Russian publication Komsomolskaya Pravda continues pedaling false information regarding Ukraine’s presidential elections. This time the publication claims that residents of annexed Crimea are ignoring the second round of the election altogether. Similar fakes were featured in Komsomolskaya Pravda during the first round of voting held on March 31.

This latest story entitled We don’t want to participate in this clown show is based on several interviews with Crimea residents allegedly taken at a checkpoint at the entrance to Crimea. According to Komsomolskaya Pravda, all those interviewed were going to Ukraine not  to vote but to visit relatives.

Dementiy  Bilyi, the chairman of the Kherson branch of the Committee of Voters of Ukraine, a voters’ NGO, told StopFake that residents of annexed Crimea would have to make several trips to the mainland just to cast their ballots, first to change their place of voting and then to actually vote in both rounds of the election.  “This is financially costly but it is also a security issue for them, therefore, as a rule, Crimeans do not advertise their voting,” Bilyi said.

According to Ukraine’s Voter Registry, 4,419 Crimea residents registered to vote in the first election round in polling stations on the Ukrainian mainland. The number of voters for the second round was even higher, 4,884.

One polling station in Kherson province registered 340 Crimea residents to vote in the first presidential election round, by the second round that number had grown to 472. Polling stations in the Kherson region are the most accessible for residents of Crimea.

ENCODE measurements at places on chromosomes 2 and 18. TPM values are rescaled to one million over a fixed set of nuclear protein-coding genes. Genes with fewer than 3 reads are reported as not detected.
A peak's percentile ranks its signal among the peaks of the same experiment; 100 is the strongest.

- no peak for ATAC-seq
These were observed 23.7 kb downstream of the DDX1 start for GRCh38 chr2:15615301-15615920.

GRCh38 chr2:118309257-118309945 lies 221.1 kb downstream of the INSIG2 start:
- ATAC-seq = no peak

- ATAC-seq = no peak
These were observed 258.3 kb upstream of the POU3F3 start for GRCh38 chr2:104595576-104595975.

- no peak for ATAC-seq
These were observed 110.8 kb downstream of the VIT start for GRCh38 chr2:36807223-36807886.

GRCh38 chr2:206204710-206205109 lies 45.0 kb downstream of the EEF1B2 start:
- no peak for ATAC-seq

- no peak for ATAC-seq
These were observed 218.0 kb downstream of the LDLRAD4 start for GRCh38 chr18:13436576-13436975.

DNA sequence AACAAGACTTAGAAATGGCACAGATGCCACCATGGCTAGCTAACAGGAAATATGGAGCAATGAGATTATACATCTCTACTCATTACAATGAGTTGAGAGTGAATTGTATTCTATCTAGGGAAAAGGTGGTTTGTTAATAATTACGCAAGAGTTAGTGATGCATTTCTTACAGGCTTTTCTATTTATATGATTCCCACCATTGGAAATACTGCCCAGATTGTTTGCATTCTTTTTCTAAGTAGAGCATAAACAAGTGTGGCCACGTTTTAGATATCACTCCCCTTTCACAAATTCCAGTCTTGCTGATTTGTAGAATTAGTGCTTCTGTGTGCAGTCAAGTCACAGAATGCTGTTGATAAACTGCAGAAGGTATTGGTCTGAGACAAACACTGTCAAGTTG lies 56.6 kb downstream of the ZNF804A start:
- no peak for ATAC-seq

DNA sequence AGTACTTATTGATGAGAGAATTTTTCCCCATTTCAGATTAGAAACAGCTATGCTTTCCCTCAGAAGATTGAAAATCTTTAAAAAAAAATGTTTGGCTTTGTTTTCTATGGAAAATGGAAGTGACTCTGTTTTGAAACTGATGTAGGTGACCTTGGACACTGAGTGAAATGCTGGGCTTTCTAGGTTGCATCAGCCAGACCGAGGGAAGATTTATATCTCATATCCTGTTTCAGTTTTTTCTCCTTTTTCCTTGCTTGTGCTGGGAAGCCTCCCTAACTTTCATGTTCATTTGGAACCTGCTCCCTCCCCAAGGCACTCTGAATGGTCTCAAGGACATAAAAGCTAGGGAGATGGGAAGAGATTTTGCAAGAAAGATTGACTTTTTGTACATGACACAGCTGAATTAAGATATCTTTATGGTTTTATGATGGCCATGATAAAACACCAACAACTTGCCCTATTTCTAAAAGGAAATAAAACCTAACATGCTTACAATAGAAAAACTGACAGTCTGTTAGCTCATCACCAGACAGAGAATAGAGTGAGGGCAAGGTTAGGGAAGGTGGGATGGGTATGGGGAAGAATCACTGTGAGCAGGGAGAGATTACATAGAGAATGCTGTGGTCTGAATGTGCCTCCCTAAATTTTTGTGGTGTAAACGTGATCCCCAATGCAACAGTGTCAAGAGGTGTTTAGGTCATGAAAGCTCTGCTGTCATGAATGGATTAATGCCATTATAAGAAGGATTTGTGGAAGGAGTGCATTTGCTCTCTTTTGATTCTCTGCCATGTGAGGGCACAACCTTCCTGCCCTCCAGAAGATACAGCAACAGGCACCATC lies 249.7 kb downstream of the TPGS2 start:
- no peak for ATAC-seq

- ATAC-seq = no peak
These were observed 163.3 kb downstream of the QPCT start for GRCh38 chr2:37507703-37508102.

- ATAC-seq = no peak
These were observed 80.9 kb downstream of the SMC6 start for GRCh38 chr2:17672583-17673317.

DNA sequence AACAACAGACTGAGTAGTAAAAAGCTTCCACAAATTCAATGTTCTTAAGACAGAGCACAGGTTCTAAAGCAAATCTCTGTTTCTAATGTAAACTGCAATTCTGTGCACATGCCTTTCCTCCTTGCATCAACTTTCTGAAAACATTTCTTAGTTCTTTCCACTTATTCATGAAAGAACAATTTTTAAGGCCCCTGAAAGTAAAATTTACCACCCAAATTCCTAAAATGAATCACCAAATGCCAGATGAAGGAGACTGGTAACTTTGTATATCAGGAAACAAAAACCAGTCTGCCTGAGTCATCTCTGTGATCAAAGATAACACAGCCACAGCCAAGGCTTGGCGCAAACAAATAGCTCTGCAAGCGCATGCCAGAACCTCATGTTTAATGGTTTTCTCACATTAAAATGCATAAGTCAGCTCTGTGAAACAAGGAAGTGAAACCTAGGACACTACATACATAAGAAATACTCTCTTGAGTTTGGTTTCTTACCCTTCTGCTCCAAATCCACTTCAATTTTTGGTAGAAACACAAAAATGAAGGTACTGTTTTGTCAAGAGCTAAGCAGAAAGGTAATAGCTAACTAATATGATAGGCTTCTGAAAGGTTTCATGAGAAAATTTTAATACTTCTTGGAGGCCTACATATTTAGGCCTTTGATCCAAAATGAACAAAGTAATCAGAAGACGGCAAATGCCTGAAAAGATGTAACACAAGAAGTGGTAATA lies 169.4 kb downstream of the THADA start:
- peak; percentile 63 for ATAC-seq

On Election Day Kherson journalists spoke to many Crimean voters who traveled to cast their ballots at polling stations in the Henichesk region. They all expressed fear that if occupying Russian authorities discovered they came to Ukraine to vote, they would be fired from their jobs.

In the village of Kolonchak at polling district No. 186 in Kherson province, 102 Crimean voters had cast their ballots by midday; this is nine more than in the first round of voting.

According to the presidential envoy for the Crimean Tatar People Mustafa Djemilev, some 800 Crimea residents came to mainland Ukraine to cast their ballots. He pointed out that the journey to vote was a very long one for Crimeans, and one that carries great risk for their safety upon returning to the peninsula. That is why large numbers of voters from occupied Crimea are not expected, he said.